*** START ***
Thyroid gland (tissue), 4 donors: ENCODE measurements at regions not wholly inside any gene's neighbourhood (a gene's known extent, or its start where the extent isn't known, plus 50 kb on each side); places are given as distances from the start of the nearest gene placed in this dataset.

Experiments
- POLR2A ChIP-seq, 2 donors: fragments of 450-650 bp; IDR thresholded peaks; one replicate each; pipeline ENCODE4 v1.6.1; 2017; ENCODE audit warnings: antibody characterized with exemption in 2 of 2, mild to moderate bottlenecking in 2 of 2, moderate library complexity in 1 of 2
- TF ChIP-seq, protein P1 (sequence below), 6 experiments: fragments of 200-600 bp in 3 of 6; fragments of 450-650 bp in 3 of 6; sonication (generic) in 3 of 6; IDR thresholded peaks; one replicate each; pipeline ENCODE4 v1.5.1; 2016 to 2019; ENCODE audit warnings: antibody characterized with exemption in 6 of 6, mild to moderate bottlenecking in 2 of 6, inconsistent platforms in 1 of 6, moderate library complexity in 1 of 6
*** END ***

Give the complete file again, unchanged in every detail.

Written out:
Thyroid gland (tissue), 4 donors: ENCODE measurements at regions not wholly inside any gene's neighbourhood (a gene's known extent, or its start where the extent isn't known, plus 50 kb on each side); places are given as distances from the start of the nearest gene placed in this dataset.

Experiments
- POLR2A ChIP-seq, 2 donors: fragments of 450-650 bp; IDR thresholded peaks; one replicate each; pipeline ENCODE4 v1.6.1; 2017; ENCODE audit warnings: antibody characterized with exemption in 2 of 2, mild to moderate bottlenecking in 2 of 2, moderate library complexity in 1 of 2
- TF ChIP-seq, protein P1 (sequence below), 6 experiments: fragments of 200-600 bp in 3 of 6; fragments of 450-650 bp in 3 of 6; sonication (generic) in 3 of 6; IDR thresholded peaks; one replicate each; pipeline ENCODE4 v1.5.1; 2016 to 2019; ENCODE audit warnings: antibody characterized with exemption in 6 of 6, mild to moderate bottlenecking in 2 of 6, inconsistent platforms in 1 of 6, moderate library complexity in 1 of 6